I must admit that originally I had assumed that the violin line in question, marked piano in the score, was simply subsumed under the forceful declamation of Nilsson; but closer listening seems to show that this is indeed not the case. The violin ostinato which continues under the final bar of the phrase is omitted in a great many recordings, including the studio versions conducted by Böhm, Sawallisch and Sinopoli as well as in this new Solti reissue. The same applies to several live recordings which I have sampled when framing this response. Indeed some of those, like Gergiev, who make the break between CDs at a later point nevertheless still insert an unwanted and unwarranted pause at this point. By contrast Thielemann in his live recording correctly continues the music without any unwanted pause for breath, but then has to make a CD break a few bars earlier which is even less satisfactory; and the violin ostinato is again missing or inaudible during the relevant bar.
My original thought was that the violins were removed deliberately when producer John Culshaw realised that the LP side break would come at this point (this would put it in a similar category to similar situations in the Decca sets of Siegfried and Die Aegyptiche Helena, the latter corrected in the CD release).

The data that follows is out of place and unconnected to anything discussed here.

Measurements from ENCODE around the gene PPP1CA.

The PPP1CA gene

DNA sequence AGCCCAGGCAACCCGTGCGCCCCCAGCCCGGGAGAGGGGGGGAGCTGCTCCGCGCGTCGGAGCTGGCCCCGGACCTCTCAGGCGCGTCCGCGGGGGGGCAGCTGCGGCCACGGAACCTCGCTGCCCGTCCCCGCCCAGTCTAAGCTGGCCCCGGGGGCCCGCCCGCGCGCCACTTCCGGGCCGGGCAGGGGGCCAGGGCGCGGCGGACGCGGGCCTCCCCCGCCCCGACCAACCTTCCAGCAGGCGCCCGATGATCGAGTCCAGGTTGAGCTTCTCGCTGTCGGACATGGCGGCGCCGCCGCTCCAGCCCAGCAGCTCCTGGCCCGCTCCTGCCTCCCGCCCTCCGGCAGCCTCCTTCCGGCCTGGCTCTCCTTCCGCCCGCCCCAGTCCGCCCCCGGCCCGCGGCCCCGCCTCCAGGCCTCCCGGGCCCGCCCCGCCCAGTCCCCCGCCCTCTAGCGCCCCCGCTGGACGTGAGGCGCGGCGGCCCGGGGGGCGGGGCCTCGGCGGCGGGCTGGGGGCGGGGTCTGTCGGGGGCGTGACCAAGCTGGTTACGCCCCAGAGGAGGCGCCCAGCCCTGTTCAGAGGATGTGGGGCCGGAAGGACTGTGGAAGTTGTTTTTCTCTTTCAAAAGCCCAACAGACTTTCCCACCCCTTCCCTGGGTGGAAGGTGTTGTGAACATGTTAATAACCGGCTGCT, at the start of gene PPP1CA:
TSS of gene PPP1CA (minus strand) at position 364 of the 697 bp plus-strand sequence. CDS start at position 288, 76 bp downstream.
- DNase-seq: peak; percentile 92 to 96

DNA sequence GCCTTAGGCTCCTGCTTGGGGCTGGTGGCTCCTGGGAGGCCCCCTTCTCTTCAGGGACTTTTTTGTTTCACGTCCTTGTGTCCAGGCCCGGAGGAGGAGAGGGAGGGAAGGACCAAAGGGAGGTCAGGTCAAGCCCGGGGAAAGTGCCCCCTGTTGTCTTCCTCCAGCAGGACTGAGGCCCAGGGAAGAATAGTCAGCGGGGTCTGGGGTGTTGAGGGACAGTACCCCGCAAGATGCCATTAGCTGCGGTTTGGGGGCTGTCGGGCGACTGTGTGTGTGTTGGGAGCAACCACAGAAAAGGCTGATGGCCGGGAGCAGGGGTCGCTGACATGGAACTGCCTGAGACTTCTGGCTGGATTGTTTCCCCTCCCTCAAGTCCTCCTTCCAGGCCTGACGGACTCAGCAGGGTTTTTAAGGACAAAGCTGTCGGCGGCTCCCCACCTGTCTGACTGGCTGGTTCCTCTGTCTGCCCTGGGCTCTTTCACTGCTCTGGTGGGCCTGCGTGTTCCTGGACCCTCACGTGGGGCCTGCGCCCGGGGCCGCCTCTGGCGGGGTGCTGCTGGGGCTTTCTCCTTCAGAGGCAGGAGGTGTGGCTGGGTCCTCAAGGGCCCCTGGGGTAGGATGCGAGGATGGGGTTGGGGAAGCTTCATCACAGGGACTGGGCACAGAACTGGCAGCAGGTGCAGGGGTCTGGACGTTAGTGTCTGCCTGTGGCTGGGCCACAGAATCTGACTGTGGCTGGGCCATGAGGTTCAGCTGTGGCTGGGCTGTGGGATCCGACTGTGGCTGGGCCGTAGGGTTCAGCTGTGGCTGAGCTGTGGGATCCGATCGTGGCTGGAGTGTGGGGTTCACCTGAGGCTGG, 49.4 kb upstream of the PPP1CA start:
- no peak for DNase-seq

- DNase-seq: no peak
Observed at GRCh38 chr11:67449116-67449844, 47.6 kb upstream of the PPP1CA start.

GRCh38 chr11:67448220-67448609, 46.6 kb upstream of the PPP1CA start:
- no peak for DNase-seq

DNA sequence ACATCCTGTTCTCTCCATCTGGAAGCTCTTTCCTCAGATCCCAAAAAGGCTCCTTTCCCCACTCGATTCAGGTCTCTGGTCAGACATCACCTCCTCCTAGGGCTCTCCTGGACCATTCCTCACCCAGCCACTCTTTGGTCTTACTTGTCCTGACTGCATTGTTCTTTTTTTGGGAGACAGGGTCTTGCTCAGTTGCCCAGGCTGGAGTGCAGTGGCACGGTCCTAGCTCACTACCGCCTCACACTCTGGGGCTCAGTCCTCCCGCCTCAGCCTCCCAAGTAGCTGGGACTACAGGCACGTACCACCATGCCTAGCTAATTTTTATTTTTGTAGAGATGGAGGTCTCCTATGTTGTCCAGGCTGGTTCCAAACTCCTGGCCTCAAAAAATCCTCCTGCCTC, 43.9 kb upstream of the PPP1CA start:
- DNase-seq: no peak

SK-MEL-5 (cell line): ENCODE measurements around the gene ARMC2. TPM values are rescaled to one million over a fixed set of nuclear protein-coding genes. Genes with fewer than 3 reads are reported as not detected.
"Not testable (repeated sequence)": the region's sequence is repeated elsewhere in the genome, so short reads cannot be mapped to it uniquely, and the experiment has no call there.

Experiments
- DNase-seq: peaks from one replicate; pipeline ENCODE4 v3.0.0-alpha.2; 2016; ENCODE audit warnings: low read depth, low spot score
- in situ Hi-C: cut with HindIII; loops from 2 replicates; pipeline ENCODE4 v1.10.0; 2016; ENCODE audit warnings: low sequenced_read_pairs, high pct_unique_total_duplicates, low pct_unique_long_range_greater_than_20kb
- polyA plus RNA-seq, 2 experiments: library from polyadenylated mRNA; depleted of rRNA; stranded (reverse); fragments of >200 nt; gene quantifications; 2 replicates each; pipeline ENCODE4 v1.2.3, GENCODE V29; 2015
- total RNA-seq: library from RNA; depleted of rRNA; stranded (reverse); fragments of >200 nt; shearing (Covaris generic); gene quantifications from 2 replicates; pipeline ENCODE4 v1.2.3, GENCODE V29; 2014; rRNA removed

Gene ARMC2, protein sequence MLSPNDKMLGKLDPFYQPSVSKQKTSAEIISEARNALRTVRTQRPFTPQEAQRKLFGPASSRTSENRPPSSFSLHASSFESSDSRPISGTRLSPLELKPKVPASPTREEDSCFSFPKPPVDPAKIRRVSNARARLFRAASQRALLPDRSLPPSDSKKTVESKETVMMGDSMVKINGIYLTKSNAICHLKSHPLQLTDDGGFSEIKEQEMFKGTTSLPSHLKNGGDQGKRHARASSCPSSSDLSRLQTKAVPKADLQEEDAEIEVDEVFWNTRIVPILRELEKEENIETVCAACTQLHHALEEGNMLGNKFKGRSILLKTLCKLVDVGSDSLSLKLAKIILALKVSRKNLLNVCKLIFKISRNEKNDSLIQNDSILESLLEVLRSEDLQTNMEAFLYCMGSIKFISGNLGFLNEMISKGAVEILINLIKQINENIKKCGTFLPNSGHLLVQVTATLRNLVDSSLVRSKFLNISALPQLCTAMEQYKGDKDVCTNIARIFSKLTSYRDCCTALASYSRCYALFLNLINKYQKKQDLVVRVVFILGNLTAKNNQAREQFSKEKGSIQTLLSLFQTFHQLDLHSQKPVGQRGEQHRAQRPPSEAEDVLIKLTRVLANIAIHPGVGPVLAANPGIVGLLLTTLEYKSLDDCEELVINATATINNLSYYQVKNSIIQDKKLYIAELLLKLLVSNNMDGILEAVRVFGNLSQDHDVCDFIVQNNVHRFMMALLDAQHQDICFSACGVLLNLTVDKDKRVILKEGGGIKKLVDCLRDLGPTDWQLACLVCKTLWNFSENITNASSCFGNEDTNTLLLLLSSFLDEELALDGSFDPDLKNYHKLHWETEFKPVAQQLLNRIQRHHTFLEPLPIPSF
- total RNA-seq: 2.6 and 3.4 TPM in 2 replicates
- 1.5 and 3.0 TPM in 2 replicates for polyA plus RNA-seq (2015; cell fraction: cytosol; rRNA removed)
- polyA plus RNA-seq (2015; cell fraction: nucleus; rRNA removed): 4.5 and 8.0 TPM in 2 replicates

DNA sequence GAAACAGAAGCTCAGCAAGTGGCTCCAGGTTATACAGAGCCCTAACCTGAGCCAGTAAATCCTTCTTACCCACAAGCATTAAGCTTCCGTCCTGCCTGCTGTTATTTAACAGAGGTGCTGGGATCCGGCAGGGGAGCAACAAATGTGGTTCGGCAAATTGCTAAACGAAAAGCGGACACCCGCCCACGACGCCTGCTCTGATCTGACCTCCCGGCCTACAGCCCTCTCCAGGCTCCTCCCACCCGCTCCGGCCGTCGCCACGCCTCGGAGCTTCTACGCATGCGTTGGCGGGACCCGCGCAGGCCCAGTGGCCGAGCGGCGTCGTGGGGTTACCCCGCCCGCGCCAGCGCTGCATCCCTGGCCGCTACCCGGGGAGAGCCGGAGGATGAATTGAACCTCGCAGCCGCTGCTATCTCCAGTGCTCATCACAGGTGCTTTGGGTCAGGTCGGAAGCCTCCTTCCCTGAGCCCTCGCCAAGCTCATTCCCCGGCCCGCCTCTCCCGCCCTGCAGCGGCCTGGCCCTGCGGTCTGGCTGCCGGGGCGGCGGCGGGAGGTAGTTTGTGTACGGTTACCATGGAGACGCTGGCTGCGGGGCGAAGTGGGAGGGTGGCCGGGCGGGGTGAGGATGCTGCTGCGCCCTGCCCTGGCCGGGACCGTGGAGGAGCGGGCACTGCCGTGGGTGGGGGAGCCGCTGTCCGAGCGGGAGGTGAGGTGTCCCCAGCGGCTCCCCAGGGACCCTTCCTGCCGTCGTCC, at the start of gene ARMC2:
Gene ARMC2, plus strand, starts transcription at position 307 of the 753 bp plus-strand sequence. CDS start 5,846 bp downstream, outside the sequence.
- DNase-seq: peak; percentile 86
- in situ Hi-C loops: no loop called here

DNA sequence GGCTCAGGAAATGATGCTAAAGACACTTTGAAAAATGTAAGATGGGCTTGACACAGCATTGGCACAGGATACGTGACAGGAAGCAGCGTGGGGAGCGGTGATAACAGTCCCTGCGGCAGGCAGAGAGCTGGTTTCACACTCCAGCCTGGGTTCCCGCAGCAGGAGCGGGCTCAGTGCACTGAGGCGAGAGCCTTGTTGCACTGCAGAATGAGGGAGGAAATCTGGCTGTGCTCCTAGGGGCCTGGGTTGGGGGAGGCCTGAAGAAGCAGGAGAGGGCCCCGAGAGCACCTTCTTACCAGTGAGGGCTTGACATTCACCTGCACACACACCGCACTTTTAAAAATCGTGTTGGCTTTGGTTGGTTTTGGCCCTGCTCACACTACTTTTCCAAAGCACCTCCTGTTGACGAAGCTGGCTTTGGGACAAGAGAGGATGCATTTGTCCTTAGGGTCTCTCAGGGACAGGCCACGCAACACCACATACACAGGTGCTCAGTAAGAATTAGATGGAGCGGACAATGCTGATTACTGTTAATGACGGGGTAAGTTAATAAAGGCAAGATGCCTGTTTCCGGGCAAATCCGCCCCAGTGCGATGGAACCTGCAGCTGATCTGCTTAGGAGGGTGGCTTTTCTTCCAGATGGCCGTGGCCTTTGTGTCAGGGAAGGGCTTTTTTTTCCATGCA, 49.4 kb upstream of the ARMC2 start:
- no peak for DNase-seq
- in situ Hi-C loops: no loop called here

But the near-universality of the omission makes me think that there may have been some other reason, perhaps an amendment made by Strauss himself anxious to ensure that the entry of the full violins in the succeeding phrase should not be compromised in any way. Maybe the violins were then deleted in this bar, possibly by manuscript alteration of the score and parts; but my recording of the English-language production by Welsh National Opera during the 1970s shows no such excision (although this was I understand based on a score prepared by Strauss for German provincial theatres with reduced orchestration, which might therefore have escaped subsequent amendment).
This is surely a consideration that must regularly arise during performances and rehearsals of the opera; perhaps someone with such practical experience might be able to shed further light on the matter?
Be that as it may - and the published full and vocal scores are unanimous in their indication that the ostinato should continue during the bar in question - the introduction of a further pause on the Blu-Ray audio remains an unfortunate error (which should not however preclude potential purchasers from acquiring this great recording).
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